I recommend applying for and obtaining a credit card as soon as you are able. This card will likely have a very small credit limit and will undoubtedly have a sky-high interest rate. Use the card! Use it for everything that will accept plastic as payment and then pay your bill, in full, at the end each billing cycle. It’s very simple and many people dig themselves into financial ruin with credit cards because they view those little squares of plastic as free money. This is wrong; don’t be like the aforementioned people. Spend only the money that you have in your bank account. For example, if your credit limit is $1000, then you should ALWAYS have at least $1000 in your bank account. Follow this simple rule and after a few years your credit score will have improved significantly. Every nine months I usually recommend requesting a credit increase with the bank holding your card. Make it small, typically 10-15% each time. If approved this shows that you are more responsible and capable which helps your credit immensely. Be sure to follow the same principle of not spending money you don’t have.

 

Another nifty trick is to begin paying for your student loans while you’re still in college. Student loans hold a special place in the hearts of creditors and have a very serious value, so make sure you pay them. You can, however, get a head start and begin making payments on these loans while you are still in school. Not only does this boost your credit score but it also cuts down on the money that you actually have to pay back in the long-term due to interest. Call the company that holds your student loans and ask them about a small fixed payment you can make every month and they will work with you to set it up. Spend only what you can afford, and understand that at this point even a small amount of money will go a long way. If your parents are making payments for you or footing the entire bill then cheers to you. However, you should make sure that the payments and the loans are under your name so that the credit goes to you as well. If not, politely ask your folks to have your name added to the loan and forward the money that was being used to make the payments to your account so that you can begin making them yourself. They should be ok with this small gesture since they are already paying for your education.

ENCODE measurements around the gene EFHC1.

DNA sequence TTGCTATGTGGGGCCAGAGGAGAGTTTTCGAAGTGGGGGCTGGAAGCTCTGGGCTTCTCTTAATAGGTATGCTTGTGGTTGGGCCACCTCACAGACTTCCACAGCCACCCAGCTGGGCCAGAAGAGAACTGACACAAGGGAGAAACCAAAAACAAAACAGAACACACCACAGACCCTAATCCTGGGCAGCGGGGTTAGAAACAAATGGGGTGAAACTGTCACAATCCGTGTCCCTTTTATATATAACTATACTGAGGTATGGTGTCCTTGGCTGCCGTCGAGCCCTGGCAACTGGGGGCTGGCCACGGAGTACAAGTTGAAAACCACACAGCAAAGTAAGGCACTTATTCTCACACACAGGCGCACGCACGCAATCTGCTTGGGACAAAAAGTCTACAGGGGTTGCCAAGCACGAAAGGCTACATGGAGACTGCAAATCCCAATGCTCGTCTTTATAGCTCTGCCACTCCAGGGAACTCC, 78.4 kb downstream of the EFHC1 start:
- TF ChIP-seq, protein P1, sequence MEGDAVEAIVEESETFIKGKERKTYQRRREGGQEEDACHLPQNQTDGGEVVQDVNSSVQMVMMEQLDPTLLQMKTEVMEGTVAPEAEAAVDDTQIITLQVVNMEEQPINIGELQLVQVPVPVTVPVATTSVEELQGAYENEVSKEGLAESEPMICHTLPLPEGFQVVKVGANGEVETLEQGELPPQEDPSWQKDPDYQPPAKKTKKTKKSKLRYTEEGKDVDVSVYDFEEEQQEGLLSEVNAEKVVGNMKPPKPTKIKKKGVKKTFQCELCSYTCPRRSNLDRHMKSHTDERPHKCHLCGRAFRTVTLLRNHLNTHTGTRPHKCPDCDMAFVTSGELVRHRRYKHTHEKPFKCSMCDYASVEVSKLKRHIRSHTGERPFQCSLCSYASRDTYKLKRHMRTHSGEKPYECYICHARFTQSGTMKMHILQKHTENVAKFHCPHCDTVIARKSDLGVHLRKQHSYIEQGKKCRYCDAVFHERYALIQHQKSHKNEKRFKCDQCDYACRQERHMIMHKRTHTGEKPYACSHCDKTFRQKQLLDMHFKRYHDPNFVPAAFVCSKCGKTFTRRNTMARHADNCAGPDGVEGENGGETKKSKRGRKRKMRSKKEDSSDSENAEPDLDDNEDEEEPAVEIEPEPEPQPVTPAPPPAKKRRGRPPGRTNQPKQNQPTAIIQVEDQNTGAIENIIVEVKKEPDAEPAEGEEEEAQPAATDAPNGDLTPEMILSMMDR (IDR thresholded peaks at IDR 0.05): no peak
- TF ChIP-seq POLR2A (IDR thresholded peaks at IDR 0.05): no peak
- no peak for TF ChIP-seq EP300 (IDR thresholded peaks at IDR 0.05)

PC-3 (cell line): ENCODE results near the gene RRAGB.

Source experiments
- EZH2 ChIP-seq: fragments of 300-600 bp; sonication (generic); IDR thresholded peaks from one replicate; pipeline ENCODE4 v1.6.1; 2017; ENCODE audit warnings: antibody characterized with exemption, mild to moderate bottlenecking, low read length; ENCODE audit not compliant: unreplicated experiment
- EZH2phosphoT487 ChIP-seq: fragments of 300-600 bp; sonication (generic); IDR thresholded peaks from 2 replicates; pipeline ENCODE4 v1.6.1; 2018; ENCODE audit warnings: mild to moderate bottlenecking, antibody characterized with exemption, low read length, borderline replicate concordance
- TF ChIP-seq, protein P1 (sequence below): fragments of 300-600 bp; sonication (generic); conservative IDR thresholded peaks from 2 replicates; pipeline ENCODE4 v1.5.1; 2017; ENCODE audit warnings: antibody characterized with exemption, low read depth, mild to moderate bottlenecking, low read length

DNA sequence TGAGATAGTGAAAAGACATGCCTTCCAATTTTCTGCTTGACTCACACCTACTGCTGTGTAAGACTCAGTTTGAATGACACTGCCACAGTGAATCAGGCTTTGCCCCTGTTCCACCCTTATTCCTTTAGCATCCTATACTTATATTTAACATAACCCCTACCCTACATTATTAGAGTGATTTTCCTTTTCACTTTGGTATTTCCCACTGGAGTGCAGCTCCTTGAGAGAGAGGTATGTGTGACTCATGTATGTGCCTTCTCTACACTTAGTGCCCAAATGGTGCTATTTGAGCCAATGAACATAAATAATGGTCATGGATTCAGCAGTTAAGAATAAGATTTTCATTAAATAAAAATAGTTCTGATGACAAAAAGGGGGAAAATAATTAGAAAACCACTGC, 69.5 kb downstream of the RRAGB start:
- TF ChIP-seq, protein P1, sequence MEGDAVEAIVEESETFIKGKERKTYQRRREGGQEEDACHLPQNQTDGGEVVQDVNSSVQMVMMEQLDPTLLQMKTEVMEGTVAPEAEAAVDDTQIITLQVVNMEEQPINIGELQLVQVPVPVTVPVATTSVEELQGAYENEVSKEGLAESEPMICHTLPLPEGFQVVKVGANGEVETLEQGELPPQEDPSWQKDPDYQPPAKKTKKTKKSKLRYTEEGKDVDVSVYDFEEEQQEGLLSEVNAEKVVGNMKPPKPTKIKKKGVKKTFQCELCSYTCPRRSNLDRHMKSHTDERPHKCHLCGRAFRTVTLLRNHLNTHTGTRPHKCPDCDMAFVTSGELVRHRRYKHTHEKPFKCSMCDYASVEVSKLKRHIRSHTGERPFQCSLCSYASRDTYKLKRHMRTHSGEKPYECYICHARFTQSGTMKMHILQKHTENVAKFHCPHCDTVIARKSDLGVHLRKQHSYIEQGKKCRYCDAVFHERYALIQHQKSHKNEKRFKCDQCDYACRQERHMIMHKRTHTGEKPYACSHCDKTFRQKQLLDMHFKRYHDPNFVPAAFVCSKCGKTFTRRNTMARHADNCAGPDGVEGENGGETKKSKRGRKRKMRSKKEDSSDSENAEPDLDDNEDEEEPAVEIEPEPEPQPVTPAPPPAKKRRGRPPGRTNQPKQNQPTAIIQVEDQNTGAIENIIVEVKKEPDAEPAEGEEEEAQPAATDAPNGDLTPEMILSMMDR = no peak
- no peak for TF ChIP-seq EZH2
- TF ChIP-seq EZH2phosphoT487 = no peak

Never miss a payment, never be late for a payment. Ever.


If you keep up with both these things, by the time you graduate you should have a credit score in the 700+ range which is very impressive. As you move into the real world you will qualify for that new car you need to replace your bicycle. You’ll be approved for that awesome apartment you can barely afford. You’ll be set up for a “Yes” when you enter the market to purchase a new house. It will likely even help you as you apply for a job. In addition, as your credit gets stronger and stronger, you will begin to have access to premium credit cards with substantial benefits. These benefits come in a myriad of different forms, such as: cash back on purchases, airline miles, hotel rewards, lower interest rates, etc. With that bulging credit score of yours and a steady job (presumably) you can qualify and be approved for any of these programs and select which one works best for you. Options, remember? Good stuff.

I personally was able to pay for a 3 week trip across Europe with miles that I had accrued on my credit card from spending money on normal, everyday things. There I was, in Italy, at a 3 Michelin Starred restaurant, eating truffles and drinking beautiful wine, and when the bill came I handed the waiter my card knowing that there would be no foreign transaction fees, and that I had just earned even more miles to pay for the trip I was so thoroughly enjoying.

 

All of this made possible because of strong credit.

 

I am 25, I have a steady job, and I live in a great house in an amazing city, my credit score is in the high 700’s. I don’t make a lot of money, but I live a pretty comfortable existence because I gave myself some credit and you can do the same.